From the time I was 16, I’d accompany my father (who’s in the construction business and on the advisory panel for various government bodies) on overseas trade missions. I always saw those trips as holidays, but looking back, they were an early introduction to international business dealings. Shortly after I returned from Canada, my dad called me from India where he was and since I wasn’t doing much, he asked me to join him there. The very next day after I flew in, he flew out, leaving me there for a month with his friends, people from the tourism board, whom I didn’t know. So, for a whole month, I followed them to trade shows. I was the office boy, coffee boy, secretary, PA and so on. It was an unconventional, informal internship, but that was the kind of “training” I got during my teenage years.

Studying and receiving informal training in various countries greatly exposed me to people of people from different countries. It also taught me to adapt, evolve and be more humble.

Any tips for young entrepreneurs or potential young entrepreneurs who're considering making that leap?
Youths today must be realistic and have the courage and actions to follow through with their words and ideas. Ever so often, I hear of youths who have great ideas and even greater execution plans. Becoming an entrepreneur is a lifestyle. I believe that when an entrepreneur is starting out, he or she must always be prudent, adaptable and sociable. Prudence to ensure that assets are stretched beyond their perceived value and have sufficient resources to tide through the crucial beginning stage. Adaptability to ensure that relevant and important changes are made quickly to adjust to the best formulation. Sociable to increase likeability and immediate affinity with people, to break down barriers to facilitate rapid and forthcoming exchanges of information.

Who or what are your biggest influences in life?
Definitely my parents. They’ve supported my decision to start my own business, and they’ve been patient with me even when I made mistakes. When I needed advice or help with crucial decisions, they gave it willingly. Family and friends are like a safety net. They may not know exactly what you are going through but they’ll offer advice and encouragement. 

My fellow entrepreneurs also influence me. There are many young entrepreneurs in the world today who are very successful.  Just watching them and hearing about their success tatler_tatler_stories gives me the confidence to do what I want to do. Surrounding yourself with many different entrepreneurs from different industries gets you motivated. And when you are hit with a roadblock along the way, you realise that there are definitely many more options than you previously thought.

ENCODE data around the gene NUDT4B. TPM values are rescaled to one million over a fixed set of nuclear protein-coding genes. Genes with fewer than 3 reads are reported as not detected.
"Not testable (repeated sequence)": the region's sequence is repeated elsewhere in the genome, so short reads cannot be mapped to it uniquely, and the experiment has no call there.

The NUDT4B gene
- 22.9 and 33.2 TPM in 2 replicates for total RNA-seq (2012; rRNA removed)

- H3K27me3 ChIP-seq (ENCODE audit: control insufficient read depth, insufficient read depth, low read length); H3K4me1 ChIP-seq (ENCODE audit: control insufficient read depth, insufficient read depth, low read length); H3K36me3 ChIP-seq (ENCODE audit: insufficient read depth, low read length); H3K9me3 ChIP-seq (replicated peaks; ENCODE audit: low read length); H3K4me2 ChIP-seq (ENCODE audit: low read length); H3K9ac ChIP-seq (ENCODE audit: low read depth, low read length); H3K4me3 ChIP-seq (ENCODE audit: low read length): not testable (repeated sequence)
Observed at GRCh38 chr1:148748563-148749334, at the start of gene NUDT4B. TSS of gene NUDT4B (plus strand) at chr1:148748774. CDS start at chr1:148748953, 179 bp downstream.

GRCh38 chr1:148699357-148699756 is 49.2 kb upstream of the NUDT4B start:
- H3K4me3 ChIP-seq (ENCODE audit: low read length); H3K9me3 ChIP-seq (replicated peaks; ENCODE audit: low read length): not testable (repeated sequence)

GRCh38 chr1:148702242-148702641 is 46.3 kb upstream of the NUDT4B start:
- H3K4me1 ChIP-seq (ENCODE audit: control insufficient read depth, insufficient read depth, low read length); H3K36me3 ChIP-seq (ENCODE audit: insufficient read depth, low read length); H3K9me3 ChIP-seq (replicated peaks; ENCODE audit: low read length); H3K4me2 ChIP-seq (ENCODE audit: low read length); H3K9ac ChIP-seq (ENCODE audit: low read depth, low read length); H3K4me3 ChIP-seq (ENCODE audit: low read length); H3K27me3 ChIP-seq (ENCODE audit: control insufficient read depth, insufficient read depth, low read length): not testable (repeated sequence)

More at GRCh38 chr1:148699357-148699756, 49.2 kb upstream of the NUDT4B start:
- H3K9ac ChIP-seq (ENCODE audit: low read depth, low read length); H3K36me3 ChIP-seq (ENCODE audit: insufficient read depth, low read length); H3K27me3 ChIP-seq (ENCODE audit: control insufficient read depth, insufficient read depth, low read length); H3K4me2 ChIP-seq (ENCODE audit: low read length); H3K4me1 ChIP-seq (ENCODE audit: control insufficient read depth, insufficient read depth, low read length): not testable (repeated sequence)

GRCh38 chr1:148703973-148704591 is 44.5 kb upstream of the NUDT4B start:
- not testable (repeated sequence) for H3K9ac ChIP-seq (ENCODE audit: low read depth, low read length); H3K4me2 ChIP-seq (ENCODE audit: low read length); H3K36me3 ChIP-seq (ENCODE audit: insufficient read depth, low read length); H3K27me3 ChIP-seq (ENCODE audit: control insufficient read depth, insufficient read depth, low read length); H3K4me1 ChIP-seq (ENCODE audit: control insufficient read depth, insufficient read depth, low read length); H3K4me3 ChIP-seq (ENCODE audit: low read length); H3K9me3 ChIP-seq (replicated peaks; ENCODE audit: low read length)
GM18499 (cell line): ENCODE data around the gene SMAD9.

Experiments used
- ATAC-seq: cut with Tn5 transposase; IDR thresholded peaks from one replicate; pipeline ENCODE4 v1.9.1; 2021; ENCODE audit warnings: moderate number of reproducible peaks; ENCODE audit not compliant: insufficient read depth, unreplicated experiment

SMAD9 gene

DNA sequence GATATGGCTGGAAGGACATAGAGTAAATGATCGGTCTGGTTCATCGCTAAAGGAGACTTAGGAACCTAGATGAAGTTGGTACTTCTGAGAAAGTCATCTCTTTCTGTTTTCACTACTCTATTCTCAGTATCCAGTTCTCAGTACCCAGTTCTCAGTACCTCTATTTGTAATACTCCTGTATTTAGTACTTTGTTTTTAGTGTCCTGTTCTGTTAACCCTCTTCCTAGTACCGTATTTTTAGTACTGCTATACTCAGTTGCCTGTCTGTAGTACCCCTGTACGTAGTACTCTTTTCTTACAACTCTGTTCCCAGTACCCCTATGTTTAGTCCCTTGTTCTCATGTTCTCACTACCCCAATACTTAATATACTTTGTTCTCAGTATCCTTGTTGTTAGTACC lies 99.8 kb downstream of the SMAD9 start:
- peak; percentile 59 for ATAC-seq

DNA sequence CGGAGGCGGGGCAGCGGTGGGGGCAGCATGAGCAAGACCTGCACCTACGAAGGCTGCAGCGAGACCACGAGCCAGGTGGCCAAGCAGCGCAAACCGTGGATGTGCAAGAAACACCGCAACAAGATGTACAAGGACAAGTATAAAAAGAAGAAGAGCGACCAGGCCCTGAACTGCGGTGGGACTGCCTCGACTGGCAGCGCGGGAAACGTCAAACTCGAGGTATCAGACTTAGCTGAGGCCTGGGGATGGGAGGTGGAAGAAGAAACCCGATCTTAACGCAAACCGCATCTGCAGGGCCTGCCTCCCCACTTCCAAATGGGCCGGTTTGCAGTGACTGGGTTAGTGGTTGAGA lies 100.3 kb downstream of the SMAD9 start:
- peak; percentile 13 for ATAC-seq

All work and no play makes Jack a dull boy. What are some of your involvements outside of work?
Every Monday, I volunteer at a Meet the People Session in Nee Soon. I live in Pasir Ris but I go all the way there because there’s a really good Member of Parliament there, Dr Lee Bee Wah. She’s also a role model to many. An entrepreneur herself she started a very successful consultancy firm in engineering consultancy that was bought over for millions of dollars by another big international engineering company. She started from zero, climbed up slowly, achieved many awards in the process and gained tremendous recognition. Today, she gives back wholeheartedly to society.

All I need to do is write a simple letter for people who need help and ask Dr Lee to sign it. It’s a very simple gesture that requires minimal effort but it can potentially transform someone’s life. Some of them share their most intimate and very grave troubles. It makes me even more grateful that I have a good family and a business that is surviving. But for some people, the world is full of troubles that they cannot find solutions to. I am reminded that while I enjoy some successes in my businesses and what I do, I must never stray too far from the real world. It reminds me to be down to earth because who knows? One day, it might just all go away. 

Growing up, I used to love the outdoors. I used to sail. My sister Griselda is a world champion in sailing. Apart from that, I enjoyed camping, mountain climbing and other outdoor activities. When I was a scout, I used to build campfires in our home garden using branches I picked up from the roadside. With my lifestyle change however, I can’t find the energy to do all that. I do enjoy walking our family dog, a beagle. What I’ll need soon is a holiday!

Photography: Lionel Lai/Acepix
Grooming: Sha Shamsi
Location courtesy of OTTO Ristorante